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Militia from the U.N.-backed National Accord Government (GNA) continue to try to hold the city against Haftar forces.
The Libyan National Army (LNA) commander, Khalifa Haftar, is trying to incite a revolt in Tripoli amid signs of popular agitation against the Tripoli-based National Accord Government (GNA), headed by Prime Minister Fayez Al-Serraj and backed by the United Nations.
The LNA says pro-GNA militias, which came from the city of Misrata, arrested about 180 Haftar supporters in Tripoli and held them captive.
After this event, the LNA called on Tripoli's inhabitants "whose children are held captive by the militia, to get up and get rid of the outlaws."
Militias are trying to hold the city from an LNA takeover that has been making its way to the capital under Haftar since early April. GNA forces killed at least 15 LNA members Saturday May 18, reports EFE, as the two sides are trying to control strategic areas of the city, including the now defunct airport.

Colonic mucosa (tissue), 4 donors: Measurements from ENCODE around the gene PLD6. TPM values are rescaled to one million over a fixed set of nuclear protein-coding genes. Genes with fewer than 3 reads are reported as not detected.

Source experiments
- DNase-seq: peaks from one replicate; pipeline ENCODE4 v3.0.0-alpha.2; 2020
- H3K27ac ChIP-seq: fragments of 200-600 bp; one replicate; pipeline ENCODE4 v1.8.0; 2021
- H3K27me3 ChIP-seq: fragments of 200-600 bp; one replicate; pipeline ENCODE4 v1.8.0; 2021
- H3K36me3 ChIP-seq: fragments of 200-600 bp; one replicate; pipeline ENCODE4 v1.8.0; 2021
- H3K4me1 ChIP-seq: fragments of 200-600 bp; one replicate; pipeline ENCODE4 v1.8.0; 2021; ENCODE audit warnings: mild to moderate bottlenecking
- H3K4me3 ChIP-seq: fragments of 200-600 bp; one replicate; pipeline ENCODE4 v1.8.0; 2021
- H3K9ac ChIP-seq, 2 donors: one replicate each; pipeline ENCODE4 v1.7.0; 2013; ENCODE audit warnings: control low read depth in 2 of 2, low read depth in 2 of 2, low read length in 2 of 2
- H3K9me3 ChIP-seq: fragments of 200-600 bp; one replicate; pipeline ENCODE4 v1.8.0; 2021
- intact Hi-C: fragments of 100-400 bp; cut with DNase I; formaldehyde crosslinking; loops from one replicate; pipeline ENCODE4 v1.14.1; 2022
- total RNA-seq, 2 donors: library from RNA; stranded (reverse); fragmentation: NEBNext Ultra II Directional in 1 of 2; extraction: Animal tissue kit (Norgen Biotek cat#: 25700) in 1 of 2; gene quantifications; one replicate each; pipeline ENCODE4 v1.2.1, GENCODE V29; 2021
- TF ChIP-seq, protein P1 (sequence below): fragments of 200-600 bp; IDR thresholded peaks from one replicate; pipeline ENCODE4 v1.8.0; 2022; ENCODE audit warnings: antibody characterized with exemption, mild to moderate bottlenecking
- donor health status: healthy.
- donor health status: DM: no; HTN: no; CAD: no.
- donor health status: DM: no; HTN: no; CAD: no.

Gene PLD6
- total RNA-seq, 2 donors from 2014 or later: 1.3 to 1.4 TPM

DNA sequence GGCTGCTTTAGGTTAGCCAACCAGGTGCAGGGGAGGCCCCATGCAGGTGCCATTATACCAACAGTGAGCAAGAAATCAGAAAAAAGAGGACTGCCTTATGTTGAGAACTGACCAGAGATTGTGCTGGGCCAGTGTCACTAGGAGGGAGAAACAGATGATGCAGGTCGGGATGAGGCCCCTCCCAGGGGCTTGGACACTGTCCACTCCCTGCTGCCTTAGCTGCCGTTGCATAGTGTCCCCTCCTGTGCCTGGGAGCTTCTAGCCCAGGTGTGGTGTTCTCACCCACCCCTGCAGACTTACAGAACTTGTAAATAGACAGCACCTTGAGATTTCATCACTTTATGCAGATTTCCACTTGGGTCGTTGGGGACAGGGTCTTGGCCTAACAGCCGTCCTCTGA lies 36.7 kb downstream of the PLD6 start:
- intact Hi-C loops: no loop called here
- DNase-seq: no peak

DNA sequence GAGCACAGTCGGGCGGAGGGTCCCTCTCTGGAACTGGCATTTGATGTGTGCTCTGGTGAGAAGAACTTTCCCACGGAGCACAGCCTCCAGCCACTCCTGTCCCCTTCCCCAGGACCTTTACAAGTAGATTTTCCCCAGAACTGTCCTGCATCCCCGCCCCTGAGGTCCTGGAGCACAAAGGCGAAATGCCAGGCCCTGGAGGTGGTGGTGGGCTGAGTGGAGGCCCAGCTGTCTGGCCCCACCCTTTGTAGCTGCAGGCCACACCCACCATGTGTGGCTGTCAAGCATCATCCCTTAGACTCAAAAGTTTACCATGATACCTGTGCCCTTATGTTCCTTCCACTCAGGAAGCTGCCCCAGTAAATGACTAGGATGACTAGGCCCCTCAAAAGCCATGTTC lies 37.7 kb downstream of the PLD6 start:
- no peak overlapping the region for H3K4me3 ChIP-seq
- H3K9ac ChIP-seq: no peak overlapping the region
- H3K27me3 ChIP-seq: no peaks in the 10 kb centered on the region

From 2014 and on, Libya has had two political power centers: a United Nations-backed government in Tripoli, that is having a hard time governing the capital city and some western areas; and another government in Tobruk, an eastern city which has remained under the Haftar's control.
On April 4, the LNA commander launched a military offensive against Tripoli that is already engaged in long-lasting conflict that has left 454 dead, 2,154 wounded and over 63,000 displaced, according to local media 218TV net.
Italian Prime Minister Giuseppe Conte met with the LNA commander in Rome Thursday, urging him to end his offensive on Tripoli. "We spoke with Hafter for a long time and I have expressed Italy's concern about the situation in Libya, we want a ceasefire and we trust in the political path as a solution to the conflict," said the Italian leader.
"They will discuss the situation in Libya, the conditions for a return to political dialogue after the visit of the leader of the GNA, Fayez al-Sarraj, and in coordination with the United Nations and its partners," the source told Reuters.
Meanwhile, Russia's deputy foreign minister, Mikhail Bogdanov, requested an end to the armed confrontation in Tripoli and to establish a national dialogue between Libyans.
During a previous meeting with the French special envoy to Libya, Frederic Dessano, Bogdanov stressed his country's commitment to strengthen the Libyan political process in order to establish unified institutions. He also reiterated Moscow's support to the United Nations envoy to Libya, Ghassan Salame.